“It was an opportunity for us to speak to children about some of the things that will be new and different.”

Henry added that the ad showed children from different schools around B.C., rather than kids from within one learning group, making for a greater emphasis on physical distancing and smaller numbers of students.

In a statement to Black Press Media, the education ministry said the purpose of the ad was to direct parents and students to a B.C. government websites for more information: backtoschool.gov.bc.ca.

“Each school will operate under strict health and safety measures with well-stocked supplies to support regular hand washing and hand hygiene and frequent cleaning of classrooms and high touch surfaces, along with daily monitoring of personal health before the school day begins and providing non-medical masks for students and staff,” the ministry said.


@katslepian

katya.slepian@bpdigital.ca

Like us on Facebook and follow us on Twitter.

Want to support local journalism during the pandemic? Make a donation here.

CoronavirusEducationSchools

Get local stories you won't find anywhere else right to your inbox.
Sign up here

Just Posted

An aerial shot of Cedar Valley Lodge this past August, LNG Canada’s newest accommodation for workers. This is where several employees are isolating after a COVID-19 outbreak was declared on Nov. 19. (Photo courtesy of LNG Canada)
52 positive COVID-19 cases now associated with LNG Canada site outbreak

Eight cases still active, 44 considered recovered

Haley Callison. (Facebook photo)
Former Smithereen frustrated with COVID-deniers following horrific bout with the disease

Haleigh Callison hopes people will follow precautions and tone down the rhetoric

Pellet plants deal with a lot of combustible materials. (File photo)
“Fire-related event” at Houston pellet plant injures three, shuts down operations

Rumours of an associated explosion cannot be confirmed at this time

The Smithers District Chamber of Commerce coveted Alpine Man Statue for winners of the 2020 Community and Business Awards Nov 25. (contributed photo)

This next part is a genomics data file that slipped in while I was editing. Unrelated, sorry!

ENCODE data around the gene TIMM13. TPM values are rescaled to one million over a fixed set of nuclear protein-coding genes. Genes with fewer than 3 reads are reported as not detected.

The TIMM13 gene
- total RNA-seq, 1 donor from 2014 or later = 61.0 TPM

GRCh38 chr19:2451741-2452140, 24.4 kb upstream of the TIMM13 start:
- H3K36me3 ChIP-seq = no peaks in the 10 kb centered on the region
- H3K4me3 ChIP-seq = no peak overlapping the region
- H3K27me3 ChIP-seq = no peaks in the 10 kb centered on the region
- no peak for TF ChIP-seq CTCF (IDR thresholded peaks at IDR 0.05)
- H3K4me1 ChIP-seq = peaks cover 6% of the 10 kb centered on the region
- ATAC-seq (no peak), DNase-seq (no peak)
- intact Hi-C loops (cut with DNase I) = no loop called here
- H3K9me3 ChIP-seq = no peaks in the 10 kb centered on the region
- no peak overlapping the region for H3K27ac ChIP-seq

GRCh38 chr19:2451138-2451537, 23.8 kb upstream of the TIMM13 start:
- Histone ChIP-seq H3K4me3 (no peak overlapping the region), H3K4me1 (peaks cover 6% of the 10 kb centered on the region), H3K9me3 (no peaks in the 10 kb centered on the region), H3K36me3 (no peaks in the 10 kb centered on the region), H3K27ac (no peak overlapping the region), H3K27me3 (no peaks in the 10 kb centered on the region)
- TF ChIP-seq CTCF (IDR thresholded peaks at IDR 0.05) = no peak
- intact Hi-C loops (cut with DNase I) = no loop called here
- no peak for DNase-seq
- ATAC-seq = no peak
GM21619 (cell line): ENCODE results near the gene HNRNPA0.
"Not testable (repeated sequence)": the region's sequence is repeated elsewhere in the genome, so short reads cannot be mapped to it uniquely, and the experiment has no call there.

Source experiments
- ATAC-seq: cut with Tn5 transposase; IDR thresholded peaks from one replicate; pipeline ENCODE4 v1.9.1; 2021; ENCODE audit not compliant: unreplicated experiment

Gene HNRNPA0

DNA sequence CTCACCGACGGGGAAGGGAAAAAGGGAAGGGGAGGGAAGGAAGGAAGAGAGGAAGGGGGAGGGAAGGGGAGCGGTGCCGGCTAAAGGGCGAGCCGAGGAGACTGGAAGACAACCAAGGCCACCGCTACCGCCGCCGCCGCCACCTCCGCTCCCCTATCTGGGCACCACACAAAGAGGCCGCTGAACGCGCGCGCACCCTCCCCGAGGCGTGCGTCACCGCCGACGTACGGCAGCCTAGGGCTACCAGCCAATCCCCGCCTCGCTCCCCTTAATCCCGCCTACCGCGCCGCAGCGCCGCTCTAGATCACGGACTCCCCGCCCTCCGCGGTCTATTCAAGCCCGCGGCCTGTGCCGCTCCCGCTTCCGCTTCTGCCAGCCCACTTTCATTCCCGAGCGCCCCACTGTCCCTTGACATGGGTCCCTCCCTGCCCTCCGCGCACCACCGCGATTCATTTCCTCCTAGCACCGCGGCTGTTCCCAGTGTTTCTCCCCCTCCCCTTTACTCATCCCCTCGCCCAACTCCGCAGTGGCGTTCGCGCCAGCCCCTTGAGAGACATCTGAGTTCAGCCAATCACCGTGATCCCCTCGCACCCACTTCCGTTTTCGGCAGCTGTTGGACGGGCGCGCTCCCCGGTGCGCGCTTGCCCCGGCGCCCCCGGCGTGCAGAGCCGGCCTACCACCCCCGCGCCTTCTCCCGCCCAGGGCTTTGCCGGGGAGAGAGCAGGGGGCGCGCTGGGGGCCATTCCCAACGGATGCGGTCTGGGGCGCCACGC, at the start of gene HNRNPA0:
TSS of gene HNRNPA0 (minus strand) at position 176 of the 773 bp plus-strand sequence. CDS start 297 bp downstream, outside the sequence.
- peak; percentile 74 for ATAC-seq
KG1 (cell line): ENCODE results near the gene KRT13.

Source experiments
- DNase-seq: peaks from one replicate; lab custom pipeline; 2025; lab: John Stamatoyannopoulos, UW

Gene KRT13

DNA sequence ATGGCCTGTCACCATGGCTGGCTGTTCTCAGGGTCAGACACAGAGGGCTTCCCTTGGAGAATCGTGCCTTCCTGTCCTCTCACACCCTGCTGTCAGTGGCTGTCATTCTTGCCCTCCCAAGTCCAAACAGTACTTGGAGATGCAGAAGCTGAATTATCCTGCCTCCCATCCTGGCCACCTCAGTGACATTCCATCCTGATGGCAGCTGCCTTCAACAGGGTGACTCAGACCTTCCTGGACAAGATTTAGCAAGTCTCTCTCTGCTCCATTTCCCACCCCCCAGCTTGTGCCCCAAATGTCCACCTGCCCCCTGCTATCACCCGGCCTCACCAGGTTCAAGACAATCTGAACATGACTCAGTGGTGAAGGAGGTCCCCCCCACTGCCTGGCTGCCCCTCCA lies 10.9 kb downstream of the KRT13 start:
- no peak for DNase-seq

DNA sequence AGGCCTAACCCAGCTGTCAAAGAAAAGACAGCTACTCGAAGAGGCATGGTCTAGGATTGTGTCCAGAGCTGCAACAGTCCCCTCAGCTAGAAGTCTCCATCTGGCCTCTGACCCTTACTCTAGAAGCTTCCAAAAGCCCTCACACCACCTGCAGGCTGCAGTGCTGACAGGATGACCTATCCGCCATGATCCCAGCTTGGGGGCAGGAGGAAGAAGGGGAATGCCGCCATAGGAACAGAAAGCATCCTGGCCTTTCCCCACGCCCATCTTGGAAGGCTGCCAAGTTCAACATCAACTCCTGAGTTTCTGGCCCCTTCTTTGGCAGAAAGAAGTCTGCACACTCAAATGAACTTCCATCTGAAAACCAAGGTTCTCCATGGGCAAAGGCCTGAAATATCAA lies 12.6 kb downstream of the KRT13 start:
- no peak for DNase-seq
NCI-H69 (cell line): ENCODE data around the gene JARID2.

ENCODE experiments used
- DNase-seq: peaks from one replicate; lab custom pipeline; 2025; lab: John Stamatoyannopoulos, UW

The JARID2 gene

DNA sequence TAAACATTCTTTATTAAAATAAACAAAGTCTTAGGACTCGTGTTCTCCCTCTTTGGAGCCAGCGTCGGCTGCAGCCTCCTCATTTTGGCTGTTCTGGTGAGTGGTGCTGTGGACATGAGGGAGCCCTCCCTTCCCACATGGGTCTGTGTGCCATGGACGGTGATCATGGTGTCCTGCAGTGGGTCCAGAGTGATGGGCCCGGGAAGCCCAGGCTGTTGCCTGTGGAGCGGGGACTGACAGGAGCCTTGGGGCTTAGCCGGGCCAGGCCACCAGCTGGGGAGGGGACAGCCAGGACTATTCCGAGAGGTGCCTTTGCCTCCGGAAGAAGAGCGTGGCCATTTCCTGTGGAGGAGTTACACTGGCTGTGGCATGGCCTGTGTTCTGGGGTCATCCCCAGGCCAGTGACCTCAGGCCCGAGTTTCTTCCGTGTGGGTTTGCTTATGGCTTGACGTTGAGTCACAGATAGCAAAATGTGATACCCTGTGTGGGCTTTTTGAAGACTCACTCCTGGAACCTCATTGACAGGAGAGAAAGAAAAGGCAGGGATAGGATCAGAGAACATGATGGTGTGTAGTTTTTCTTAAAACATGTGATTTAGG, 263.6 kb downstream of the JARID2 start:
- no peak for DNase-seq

Smithers Feed Store named Business of the Year

Chamber of Commerce Community and Business Awards handed out in virtual ceremony via Zoom

A tongue-in-cheek message about wearing a face mask to curb the spread of COVID-19 on a sign outside a church near Royal Columbia Hospital, in New Westminster, B.C., on Sunday, Nov. 29, 2020. THE CANADIAN PRESS/Darryl Dyck
B.C.’s COVID-19 infection count climbs back up to 656

20 more people in hospital, active cases still rising

Cannabis bought in British Columbia (Ashley Wadhwani/Black Press Media)
Is it time to start thinking about greener ways to package cannabis?

Packaging suppliers are still figuring eco-friendly and affordable packaging options that fit the mandates of Cannabis Regulations

THE CANADIAN PRESS/Nathan Denette
B.C. researchers launch study to test kids, young adults for COVID-19 antibodies

Kids and youth can often be asymptomatic carriers of the novel coronavirus

A sign is seen this past summer outside the Yunesit’in Government office west of Williams Lake reminding visitors and members to stay safe amid the COVID-19 pandemic. (Rebecca Dyok photo)
B.C. First Nation leaders await privacy commissioner decision on COVID-19 information

Release of life-saving data cannot wait, says coalition of First Nations

MLA Jennifer Whiteside is B.C.’s new minister of education. She is speaking out against Chilliwack school trustee Barry Neufeld and asking him to resign. (Black Press)
New education minister calls on Chilliwack trustee to resign

Whiteside echoes former minister’s promise to look at options to remove Barry Neufeld

Peter Beckett. ~ File photo
Supreme Court of Canada to decide if it will hear appeal in 2010 wife murder trial

Peter Beckett has stood trial twice for murder in connection with the death of his wife, Laura Letts-Beckett

Tabor Home in Abbotsford. (Ben Lypka/Abbotsford News)
B.C.’s largest COVID-19 care-home outbreak records 19 deaths, 147 cases

Tabor Home in Abbotsford has been battling outbreak since Nov. 4

Ash and Lisa Van carry a freshly cut Christmas tree while wearing personal protective masks at a Christmas Tree Farm in Egbert, Ontario, Sunday, Nov. 29, 2020 THE CANADIAN PRESS/ Cole Burston
‘Everyone wants a tree and they want it now’: Christmas tree sales on pace for record

Anticipated demand for Christmas trees has sparked a rush by some to purchase more trees wholesale

Most Read